Cancellation of Trademark Based on Disparaging Language, Pro-Football, Inc. v. Blackhorse (amicus). 

The U.S. Patent and Trademark Office cancelled the trademark registration of the Washington, D.C., pro-football team because it found the name to be disparaging to Native Americans. The football team appealed to the U.S. District Court. We filed an amicus brief arguing that, although we agreed that the name is disparaging, it is not the federal government’s place to make that decision. We argued that the section of the trademark law prohibiting registration of trademarks that are “disparaging,” “immoral,” or “scandalous” violates the First Amendment.

On July 8, 2015, the judge ruled against the football team, finding that the statute is constitutional and that the revocation of the trademark registration was justified.  The football team has appealed. On Nov. 6, 2015, the ACLU filed an amicus brief in the appeal.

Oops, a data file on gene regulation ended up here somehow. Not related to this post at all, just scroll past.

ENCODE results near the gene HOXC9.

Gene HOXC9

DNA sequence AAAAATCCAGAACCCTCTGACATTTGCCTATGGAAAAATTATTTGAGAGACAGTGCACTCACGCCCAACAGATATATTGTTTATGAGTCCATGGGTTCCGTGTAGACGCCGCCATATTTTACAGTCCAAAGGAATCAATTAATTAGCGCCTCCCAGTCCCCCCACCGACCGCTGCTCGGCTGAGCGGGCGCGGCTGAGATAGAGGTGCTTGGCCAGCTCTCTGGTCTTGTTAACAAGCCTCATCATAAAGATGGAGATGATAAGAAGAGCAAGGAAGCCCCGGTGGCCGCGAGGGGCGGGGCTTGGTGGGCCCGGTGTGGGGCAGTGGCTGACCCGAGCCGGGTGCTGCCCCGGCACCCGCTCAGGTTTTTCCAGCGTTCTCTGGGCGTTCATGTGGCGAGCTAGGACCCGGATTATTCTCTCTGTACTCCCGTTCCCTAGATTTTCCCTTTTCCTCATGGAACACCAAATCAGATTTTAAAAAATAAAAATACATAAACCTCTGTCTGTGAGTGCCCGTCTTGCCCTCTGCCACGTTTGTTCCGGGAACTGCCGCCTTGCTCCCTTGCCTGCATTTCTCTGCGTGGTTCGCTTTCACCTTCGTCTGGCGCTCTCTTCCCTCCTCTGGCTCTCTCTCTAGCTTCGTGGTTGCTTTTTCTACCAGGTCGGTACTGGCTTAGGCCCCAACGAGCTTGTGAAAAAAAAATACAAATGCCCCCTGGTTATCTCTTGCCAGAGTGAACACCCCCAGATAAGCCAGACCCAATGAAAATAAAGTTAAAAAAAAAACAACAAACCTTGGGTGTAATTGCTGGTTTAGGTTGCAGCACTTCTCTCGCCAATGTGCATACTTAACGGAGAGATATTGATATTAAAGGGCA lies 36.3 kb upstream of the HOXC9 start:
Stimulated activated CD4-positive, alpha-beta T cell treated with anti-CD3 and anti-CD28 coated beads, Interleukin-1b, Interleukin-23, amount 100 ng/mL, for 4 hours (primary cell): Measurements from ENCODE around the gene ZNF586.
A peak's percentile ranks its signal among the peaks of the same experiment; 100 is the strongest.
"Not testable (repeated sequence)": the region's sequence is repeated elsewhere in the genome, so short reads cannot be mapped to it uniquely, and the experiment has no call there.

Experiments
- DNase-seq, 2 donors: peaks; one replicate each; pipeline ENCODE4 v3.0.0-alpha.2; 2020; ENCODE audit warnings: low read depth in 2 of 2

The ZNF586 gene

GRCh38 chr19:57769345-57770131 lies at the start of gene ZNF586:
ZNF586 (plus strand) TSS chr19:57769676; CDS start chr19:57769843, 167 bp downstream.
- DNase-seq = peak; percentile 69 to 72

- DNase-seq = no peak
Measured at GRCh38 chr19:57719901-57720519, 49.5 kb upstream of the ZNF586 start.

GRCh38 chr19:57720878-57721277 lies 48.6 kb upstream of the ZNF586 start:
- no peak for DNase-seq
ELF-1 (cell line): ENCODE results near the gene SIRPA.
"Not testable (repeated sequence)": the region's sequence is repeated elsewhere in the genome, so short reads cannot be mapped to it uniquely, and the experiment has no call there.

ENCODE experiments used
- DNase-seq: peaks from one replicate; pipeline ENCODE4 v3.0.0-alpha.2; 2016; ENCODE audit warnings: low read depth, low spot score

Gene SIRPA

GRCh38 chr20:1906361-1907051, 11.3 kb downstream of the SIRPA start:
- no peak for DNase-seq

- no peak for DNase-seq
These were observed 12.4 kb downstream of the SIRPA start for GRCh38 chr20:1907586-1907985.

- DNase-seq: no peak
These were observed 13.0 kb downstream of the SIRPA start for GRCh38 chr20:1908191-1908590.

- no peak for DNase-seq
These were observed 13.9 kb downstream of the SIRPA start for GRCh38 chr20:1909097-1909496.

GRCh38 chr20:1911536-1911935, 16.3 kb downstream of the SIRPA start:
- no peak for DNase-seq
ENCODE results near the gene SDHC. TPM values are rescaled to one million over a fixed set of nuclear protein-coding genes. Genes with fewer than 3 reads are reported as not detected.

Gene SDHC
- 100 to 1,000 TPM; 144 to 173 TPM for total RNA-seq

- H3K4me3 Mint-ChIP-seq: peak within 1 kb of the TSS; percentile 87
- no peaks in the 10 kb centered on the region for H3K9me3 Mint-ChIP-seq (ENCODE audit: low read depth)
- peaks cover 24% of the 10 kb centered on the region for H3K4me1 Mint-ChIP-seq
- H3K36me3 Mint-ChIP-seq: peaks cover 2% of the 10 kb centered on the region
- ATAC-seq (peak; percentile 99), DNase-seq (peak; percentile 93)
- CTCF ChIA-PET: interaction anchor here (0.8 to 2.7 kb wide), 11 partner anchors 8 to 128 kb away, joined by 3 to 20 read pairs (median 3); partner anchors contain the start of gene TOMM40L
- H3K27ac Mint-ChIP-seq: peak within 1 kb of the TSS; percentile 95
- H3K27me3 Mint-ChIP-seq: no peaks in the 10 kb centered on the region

Parties are awaiting action by the court on the agreed position that the Court reverse the judgement of the district court, vacate the district court’s order directing the scheduling of the cancellation of Pro-Football’s trademark registrations, and remand the case with instructions to grant summary judgement to Pro-Football.

UPDATE 8/22/2018: We filed an amicus in U.S. District Court arguing that a provision in the trademark law (Lanham Act) was an unconstitutional restriction on speech. After the petition for certiari to the U.S. Supreme Court was denied in October 2016 and a related ruling was issued by the Court in June 2017 which found that section of the Lanham Act unconstitutional, our plaintiffs dropped the case.


ACLU of Virginia; Lee Rowland, Esha Bhandari, ACLU National; Brett Max Kaufman, NYU Law School.

Date filed

March 13, 2015


U.S. District Court, Eastern District of Virginia. Alexandria Division.